In the Gaza conflict of 2009, Souktel joined forces with “crisis mapping” leaders Ushahidi, and media network al-Jazeera, to create a way for citizens on the ground to report incidences of violence through their mobile phones. Now, as conflict flares up again in the region, these kinds of tech partnerships are becoming all the more crucial.
This month, Souktel paired up with US-based TechChange–a leading technology training institute–to host the first-ever training on the Ushahidi crisis mapping platform for software developers in Palestine. The aim was to explore how both SMS and “crowdmapping” (where large numbers of citizen-created incident reports are shown on a single map) might play a role in crisis response: For international aid agencies and local non-profits, these tools could help create a clearer picture of where help is needed most.
The training session had three parts: A simulation in which ambulances had to be directed via SMS through military checkpoints after a major attack; the creation of an Ushahidi map and thinking strategically about its application; and finally, registering for the Standby Task Force, a global community of mappers who spring into action when crisis events start–having helped in the Haiti earthquake, and in Sudan and Pakistan (among other crisis zones).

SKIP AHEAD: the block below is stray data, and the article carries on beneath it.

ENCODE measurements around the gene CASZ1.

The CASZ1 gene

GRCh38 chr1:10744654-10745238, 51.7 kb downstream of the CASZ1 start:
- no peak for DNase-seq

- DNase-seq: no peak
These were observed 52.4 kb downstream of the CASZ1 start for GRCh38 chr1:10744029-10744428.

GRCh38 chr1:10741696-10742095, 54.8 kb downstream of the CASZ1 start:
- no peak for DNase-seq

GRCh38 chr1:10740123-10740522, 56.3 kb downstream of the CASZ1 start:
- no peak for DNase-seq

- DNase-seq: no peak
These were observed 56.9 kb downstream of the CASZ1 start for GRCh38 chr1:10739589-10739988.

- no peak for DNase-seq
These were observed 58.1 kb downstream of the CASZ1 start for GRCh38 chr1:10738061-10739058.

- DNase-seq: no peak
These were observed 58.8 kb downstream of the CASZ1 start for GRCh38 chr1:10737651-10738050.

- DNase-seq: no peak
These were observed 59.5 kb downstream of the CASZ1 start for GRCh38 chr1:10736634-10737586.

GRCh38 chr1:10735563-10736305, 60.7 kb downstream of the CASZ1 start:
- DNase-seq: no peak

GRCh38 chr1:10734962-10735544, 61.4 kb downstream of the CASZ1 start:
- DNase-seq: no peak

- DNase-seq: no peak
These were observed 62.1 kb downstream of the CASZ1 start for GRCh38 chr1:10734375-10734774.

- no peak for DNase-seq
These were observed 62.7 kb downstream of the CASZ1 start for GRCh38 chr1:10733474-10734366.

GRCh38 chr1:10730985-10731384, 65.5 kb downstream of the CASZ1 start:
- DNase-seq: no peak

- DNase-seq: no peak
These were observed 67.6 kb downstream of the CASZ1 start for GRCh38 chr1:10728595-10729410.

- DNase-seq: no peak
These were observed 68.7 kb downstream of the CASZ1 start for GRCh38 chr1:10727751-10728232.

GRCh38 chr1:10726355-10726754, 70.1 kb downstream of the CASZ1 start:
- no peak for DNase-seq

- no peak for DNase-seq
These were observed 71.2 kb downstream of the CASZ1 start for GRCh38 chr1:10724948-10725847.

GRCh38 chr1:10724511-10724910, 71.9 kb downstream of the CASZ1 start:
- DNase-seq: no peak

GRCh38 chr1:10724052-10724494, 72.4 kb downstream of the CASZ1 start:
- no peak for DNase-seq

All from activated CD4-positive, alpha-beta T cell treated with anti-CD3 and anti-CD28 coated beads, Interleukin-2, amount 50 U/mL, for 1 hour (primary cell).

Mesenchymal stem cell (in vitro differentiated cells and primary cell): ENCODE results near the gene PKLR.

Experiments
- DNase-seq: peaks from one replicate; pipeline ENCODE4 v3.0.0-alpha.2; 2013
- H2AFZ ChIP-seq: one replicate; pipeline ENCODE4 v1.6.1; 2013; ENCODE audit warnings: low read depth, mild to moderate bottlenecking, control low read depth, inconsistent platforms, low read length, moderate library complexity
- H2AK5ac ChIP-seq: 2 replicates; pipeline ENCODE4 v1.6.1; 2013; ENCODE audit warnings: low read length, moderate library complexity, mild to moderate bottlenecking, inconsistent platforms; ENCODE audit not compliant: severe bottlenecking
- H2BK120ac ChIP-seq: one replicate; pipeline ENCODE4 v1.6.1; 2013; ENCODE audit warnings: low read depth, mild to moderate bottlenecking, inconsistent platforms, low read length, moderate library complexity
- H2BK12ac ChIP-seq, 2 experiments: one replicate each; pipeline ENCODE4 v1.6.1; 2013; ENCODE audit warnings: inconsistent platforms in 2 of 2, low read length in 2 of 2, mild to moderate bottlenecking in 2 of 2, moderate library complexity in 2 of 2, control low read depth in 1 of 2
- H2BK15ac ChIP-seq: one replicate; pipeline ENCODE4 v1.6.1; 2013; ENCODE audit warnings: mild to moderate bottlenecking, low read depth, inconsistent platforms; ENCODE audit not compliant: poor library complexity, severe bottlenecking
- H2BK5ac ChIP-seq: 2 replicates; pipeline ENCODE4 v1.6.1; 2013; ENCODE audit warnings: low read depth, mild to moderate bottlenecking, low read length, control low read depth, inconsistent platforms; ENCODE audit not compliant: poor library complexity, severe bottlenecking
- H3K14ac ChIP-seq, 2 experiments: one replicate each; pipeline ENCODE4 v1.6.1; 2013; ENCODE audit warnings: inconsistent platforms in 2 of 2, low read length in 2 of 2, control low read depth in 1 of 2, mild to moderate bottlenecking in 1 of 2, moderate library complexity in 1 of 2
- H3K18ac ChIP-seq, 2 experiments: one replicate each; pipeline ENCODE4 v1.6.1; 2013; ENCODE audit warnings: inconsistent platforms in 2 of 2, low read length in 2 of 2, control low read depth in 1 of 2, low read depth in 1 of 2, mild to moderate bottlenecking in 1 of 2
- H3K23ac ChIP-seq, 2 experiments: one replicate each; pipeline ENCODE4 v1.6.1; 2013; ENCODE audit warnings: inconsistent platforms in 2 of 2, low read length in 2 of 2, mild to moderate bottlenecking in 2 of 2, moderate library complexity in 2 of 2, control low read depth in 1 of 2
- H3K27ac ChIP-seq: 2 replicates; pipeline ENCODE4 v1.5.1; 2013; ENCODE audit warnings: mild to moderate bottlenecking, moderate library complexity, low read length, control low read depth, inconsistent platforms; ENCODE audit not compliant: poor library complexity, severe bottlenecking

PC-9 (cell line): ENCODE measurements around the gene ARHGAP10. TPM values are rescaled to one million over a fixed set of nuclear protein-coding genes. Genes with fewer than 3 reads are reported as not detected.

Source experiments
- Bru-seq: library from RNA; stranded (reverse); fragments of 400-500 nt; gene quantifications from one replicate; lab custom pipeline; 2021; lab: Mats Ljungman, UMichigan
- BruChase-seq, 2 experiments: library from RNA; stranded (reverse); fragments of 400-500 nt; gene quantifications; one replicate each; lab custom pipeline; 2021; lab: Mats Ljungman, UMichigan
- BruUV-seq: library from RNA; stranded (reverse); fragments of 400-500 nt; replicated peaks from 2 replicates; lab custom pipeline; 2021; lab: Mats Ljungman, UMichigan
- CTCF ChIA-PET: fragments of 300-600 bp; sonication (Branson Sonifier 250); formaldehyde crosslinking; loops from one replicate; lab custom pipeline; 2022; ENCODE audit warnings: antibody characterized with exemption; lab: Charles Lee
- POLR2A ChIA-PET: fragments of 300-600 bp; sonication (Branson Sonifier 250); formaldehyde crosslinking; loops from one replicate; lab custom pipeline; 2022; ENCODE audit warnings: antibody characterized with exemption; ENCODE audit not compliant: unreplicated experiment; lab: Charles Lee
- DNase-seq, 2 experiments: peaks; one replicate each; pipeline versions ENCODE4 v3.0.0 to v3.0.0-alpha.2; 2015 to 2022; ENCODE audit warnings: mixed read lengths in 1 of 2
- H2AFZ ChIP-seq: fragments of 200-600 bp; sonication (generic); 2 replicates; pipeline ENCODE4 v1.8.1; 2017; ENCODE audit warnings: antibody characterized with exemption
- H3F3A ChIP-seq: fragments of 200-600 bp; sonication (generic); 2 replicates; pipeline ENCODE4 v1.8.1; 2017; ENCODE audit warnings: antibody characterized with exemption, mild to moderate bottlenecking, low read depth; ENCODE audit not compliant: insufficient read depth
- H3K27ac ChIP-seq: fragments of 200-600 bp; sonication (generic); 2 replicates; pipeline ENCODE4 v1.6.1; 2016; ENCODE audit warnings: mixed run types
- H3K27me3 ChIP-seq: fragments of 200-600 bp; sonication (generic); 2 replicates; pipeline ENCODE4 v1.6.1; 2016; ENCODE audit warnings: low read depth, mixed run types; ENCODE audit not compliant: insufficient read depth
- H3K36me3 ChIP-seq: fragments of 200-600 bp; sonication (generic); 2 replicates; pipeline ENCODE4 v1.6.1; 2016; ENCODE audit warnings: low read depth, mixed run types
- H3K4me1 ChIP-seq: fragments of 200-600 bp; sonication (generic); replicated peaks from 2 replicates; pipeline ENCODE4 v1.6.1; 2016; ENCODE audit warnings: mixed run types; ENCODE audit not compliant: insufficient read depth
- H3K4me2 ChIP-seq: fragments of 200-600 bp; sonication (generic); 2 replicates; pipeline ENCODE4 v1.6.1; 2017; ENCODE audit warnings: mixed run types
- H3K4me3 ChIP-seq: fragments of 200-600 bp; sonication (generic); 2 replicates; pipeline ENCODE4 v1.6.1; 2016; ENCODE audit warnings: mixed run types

For the training exercises, “participants organized themselves into teams with differentiated roles,” explains Christopher Neu, Director for Middle East Programs at TechChange. Their challenge was “to make sense of an onslaught of contradictory text messages, so that they could save as many lives as possible.”
While the training was just a simulation, the potential need for crisis mapping is real–and its ability to help is significant. “After the Haiti earthquake, aid providers like the Red Cross and UN World Food Program used Ushahidi ‘crowdmaps’ to get a clear, real-time picture of where aid was needed,” explains Souktel co-founder Jacob Korenblum. “With this training, we’re aiming to start a similar network in Palestine and other Middle East countries–so that when crisis events happen here, aid providers can use data from SMS reports on the ground to plan their response”.